The contribution of school climate, socioeconomic status, ethnocultural affiliation, and school level to language arts scores: A multilevel moderated mediation model

Ruth Berkowitz, Elisheva Ben-Artzi

Research output: Contribution to journalArticlepeer-review

2 Scopus citations

Abstract

Evidence suggests that schools can promote academic success and higher grades by reducing the negative effect of socioeconomic disadvantage through the mediation of a positive climate. However, a critical question largely remains unanswered: Does the mediation of positive school climate on the link between socioeconomic background and academic achievement remain similar for all schools in all cultures and among all ethnic groups? Using a nationally representative database with school climate and language arts test scores of primary and secondary Hebrew and Arabic language schools in Israel (N = 1188), we examined the contribution of both internal (i.e., school climate and grade level) and external (i.e., ethnocultural and socioeconomic backgrounds) influences on schools' language arts test scores. Using multilevel analyses, findings indicated that the magnitude of the mediation of positive school climate, as manifested by a greater sense of security and decreased school violence, in the link between socioeconomic status and test scores was significant only for elementary schools educating Arabic language minority populations and not for nonminority elementary Hebrew language schools. However, this was not the case for secondary schools, where evidence of higher test scores in schools with positive school climate did not emerge. Despite the many socioeconomic obstacles that ethnocultural minority students face, these results indicate that schools prioritizing a positive climate can increase academic opportunities and level the playing field for students from vulnerable cultures and backgrounds. School professionals are encouraged to invest resources that improve school climate to support underprivileged students' prosperity, especially in schools educating students from minoritized backgrounds, where more significant contributions likely exist. Implications for educational policy and future research are discussed.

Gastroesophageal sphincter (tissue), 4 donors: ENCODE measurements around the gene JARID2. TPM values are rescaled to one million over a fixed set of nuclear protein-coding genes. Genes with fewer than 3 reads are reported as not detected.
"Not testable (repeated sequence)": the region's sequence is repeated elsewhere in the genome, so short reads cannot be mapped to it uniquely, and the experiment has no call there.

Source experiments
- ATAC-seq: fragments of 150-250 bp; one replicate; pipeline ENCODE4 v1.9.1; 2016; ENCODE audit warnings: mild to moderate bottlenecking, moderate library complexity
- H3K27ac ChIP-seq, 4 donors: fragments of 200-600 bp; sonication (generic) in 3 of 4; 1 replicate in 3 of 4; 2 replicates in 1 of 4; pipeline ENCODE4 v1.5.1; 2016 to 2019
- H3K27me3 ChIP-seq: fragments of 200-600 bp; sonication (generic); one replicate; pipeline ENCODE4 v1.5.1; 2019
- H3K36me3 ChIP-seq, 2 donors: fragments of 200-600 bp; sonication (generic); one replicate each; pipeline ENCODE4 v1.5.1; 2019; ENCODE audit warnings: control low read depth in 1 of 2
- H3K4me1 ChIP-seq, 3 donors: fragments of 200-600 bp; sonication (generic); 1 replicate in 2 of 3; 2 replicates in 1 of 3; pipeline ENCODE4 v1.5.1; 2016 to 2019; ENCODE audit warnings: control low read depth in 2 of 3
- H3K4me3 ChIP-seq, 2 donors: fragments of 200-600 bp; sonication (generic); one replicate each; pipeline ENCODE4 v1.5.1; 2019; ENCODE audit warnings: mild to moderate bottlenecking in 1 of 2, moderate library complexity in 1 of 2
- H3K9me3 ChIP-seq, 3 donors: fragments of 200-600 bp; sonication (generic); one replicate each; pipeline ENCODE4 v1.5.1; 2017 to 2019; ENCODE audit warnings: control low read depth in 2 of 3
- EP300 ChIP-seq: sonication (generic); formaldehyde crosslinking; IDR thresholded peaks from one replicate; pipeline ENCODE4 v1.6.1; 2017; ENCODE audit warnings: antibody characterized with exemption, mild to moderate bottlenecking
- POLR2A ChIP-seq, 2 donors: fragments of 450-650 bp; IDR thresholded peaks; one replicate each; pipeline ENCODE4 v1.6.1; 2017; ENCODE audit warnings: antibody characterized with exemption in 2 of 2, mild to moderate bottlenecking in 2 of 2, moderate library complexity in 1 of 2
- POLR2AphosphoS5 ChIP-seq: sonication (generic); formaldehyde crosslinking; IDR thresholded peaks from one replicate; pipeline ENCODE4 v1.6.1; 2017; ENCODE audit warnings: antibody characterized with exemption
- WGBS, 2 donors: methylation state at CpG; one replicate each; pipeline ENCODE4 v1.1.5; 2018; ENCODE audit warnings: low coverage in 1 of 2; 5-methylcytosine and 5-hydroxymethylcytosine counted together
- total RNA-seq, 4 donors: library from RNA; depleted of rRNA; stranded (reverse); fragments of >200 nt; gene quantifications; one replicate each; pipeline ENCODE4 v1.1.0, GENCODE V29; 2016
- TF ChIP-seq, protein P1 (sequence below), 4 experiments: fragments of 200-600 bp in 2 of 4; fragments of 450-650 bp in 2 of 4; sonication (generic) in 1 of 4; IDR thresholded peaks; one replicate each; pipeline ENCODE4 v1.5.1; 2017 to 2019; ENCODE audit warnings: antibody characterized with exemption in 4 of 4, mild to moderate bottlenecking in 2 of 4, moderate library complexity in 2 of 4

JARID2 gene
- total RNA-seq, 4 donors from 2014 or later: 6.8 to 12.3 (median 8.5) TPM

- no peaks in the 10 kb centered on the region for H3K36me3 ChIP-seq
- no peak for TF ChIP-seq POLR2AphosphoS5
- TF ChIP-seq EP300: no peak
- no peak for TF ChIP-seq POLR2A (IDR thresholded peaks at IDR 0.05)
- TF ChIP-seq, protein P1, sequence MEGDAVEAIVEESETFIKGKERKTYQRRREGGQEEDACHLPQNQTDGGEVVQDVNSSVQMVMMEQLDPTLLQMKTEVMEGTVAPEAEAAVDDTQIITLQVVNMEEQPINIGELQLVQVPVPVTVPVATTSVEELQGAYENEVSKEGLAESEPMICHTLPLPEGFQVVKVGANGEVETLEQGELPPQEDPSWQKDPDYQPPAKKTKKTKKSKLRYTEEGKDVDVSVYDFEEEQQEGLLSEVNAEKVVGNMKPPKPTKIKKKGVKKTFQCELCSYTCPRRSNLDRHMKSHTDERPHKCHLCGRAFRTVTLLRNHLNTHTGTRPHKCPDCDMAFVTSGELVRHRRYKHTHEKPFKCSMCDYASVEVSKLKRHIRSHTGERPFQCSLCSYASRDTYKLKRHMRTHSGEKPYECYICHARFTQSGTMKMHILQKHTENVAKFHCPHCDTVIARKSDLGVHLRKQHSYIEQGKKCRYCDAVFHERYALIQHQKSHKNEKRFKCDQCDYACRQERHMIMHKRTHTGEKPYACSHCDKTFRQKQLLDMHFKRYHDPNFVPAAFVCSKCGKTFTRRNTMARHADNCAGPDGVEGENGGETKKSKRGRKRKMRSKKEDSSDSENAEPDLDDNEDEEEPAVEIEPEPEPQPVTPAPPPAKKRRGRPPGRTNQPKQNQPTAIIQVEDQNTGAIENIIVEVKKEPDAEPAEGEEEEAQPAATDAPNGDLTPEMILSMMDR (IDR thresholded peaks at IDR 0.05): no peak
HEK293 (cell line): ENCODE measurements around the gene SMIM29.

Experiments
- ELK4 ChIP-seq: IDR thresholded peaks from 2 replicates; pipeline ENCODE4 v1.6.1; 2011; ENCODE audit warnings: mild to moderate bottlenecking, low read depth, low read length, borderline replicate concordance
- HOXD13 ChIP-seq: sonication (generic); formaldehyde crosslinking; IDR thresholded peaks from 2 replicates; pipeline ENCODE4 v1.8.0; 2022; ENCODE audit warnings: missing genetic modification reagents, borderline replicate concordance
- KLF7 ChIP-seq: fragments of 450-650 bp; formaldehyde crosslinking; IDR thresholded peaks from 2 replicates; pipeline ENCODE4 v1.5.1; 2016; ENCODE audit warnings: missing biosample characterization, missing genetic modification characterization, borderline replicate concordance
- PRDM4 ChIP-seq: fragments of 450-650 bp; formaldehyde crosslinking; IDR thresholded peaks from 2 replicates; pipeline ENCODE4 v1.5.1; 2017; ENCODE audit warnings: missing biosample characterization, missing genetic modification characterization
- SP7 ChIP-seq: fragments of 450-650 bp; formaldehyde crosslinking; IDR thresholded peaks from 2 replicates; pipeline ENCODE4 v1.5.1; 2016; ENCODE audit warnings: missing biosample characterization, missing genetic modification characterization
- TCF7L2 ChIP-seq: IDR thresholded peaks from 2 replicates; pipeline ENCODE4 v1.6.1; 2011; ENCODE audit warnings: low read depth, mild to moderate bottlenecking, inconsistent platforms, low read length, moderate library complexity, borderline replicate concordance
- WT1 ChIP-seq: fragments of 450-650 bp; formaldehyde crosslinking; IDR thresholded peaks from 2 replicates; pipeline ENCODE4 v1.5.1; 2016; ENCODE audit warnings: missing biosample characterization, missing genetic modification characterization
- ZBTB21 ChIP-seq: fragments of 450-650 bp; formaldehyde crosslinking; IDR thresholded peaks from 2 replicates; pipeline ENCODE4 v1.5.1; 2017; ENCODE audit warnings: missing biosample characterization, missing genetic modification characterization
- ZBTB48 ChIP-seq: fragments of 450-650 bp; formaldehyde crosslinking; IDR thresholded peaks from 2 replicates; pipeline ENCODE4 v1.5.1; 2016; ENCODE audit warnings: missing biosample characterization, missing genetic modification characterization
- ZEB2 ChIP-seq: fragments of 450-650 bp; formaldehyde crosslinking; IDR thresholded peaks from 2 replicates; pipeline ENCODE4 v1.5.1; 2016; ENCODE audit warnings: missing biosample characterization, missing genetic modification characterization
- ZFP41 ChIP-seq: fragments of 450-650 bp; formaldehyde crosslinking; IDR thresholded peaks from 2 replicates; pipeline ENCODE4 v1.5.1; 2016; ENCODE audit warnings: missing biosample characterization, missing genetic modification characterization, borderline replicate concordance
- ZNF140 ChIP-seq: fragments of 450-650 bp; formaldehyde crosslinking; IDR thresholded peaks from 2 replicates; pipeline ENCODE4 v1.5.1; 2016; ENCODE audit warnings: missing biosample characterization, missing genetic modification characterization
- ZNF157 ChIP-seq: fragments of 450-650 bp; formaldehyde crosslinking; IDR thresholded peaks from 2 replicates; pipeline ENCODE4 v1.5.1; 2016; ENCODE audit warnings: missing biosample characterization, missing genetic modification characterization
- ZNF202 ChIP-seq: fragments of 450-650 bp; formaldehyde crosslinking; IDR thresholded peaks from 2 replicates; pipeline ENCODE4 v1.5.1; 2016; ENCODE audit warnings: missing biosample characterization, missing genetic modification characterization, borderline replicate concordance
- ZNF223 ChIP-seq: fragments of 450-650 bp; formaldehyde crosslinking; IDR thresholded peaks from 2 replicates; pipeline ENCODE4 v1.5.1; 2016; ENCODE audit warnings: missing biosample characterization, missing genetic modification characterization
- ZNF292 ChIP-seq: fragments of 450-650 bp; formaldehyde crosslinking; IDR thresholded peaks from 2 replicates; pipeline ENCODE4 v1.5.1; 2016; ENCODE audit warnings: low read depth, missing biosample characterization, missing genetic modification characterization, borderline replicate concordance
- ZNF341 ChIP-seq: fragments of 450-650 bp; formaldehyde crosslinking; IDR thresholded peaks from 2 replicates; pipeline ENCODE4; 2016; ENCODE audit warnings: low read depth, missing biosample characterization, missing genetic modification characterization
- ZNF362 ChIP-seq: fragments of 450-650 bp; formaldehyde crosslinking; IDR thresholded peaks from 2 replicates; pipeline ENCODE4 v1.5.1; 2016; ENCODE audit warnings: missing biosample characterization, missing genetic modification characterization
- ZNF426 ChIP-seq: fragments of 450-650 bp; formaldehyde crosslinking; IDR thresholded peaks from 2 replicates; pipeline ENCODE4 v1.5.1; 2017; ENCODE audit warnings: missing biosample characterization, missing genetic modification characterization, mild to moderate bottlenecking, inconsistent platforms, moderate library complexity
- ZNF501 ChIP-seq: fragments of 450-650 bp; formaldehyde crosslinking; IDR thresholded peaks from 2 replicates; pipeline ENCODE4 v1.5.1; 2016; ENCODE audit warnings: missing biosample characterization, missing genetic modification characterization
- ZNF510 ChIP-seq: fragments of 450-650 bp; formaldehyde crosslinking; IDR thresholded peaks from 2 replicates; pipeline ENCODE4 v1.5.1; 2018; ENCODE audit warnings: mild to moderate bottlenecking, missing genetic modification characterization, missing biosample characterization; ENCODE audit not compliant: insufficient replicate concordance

Original languageEnglish
Article number101281
JournalJournal of School Psychology
Volume104
StatePublished - Jun 2024

Bibliographical note

Publisher Copyright:
© 2024

Keywords

  • Ethnocultural minority
  • Language test scores
  • Mediation
  • Moderation
  • School climate

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